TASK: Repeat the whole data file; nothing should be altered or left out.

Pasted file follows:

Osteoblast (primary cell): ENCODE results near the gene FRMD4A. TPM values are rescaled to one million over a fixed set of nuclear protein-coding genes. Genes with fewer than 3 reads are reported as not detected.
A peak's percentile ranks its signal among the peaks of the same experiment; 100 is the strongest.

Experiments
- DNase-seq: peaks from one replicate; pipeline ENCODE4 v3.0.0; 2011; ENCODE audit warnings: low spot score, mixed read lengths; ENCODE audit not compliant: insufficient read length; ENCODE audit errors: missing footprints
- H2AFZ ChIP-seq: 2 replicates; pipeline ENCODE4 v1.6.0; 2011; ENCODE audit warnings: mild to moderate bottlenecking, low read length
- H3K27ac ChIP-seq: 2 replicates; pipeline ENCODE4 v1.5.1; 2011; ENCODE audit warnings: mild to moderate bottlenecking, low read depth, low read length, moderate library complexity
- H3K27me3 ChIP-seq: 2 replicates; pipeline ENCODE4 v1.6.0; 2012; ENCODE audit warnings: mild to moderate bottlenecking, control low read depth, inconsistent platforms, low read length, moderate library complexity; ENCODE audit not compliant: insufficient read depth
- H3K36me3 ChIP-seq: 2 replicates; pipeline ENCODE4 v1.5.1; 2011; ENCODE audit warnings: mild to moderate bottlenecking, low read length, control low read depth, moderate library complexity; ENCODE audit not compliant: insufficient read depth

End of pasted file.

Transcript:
Osteoblast (primary cell): ENCODE results near the gene FRMD4A. TPM values are rescaled to one million over a fixed set of nuclear protein-coding genes. Genes with fewer than 3 reads are reported as not detected.
A peak's percentile ranks its signal among the peaks of the same experiment; 100 is the strongest.

Experiments
- DNase-seq: peaks from one replicate; pipeline ENCODE4 v3.0.0; 2011; ENCODE audit warnings: low spot score, mixed read lengths; ENCODE audit not compliant: insufficient read length; ENCODE audit errors: missing footprints
- H2AFZ ChIP-seq: 2 replicates; pipeline ENCODE4 v1.6.0; 2011; ENCODE audit warnings: mild to moderate bottlenecking, low read length
- H3K27ac ChIP-seq: 2 replicates; pipeline ENCODE4 v1.5.1; 2011; ENCODE audit warnings: mild to moderate bottlenecking, low read depth, low read length, moderate library complexity
- H3K27me3 ChIP-seq: 2 replicates; pipeline ENCODE4 v1.6.0; 2012; ENCODE audit warnings: mild to moderate bottlenecking, control low read depth, inconsistent platforms, low read length, moderate library complexity; ENCODE audit not compliant: insufficient read depth
- H3K36me3 ChIP-seq: 2 replicates; pipeline ENCODE4 v1.5.1; 2011; ENCODE audit warnings: mild to moderate bottlenecking, low read length, control low read depth, moderate library complexity; ENCODE audit not compliant: insufficient read depth